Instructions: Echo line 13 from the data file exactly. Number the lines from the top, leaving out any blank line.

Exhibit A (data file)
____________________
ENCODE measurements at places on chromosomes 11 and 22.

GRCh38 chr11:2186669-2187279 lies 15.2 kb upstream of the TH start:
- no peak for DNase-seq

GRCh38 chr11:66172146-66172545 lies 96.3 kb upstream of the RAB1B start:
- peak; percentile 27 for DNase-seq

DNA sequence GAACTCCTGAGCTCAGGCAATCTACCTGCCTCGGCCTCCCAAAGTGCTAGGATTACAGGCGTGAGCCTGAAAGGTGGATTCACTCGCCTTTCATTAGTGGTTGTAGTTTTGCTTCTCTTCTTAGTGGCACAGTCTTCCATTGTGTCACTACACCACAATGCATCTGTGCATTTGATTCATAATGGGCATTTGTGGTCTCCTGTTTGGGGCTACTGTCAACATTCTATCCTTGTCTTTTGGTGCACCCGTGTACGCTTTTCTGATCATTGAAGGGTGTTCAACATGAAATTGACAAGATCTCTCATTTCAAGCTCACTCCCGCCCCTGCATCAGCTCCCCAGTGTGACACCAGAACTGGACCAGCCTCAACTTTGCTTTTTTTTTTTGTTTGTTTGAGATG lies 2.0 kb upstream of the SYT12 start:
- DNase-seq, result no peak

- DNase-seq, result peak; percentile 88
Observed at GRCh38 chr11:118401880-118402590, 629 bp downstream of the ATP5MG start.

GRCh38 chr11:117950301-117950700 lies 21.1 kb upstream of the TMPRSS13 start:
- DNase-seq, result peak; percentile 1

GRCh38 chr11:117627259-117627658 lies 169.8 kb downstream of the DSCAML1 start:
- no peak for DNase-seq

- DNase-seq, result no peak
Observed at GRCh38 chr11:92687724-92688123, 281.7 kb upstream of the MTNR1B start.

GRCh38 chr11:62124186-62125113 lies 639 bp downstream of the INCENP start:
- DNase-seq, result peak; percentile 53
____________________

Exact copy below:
- no peak for DNase-seq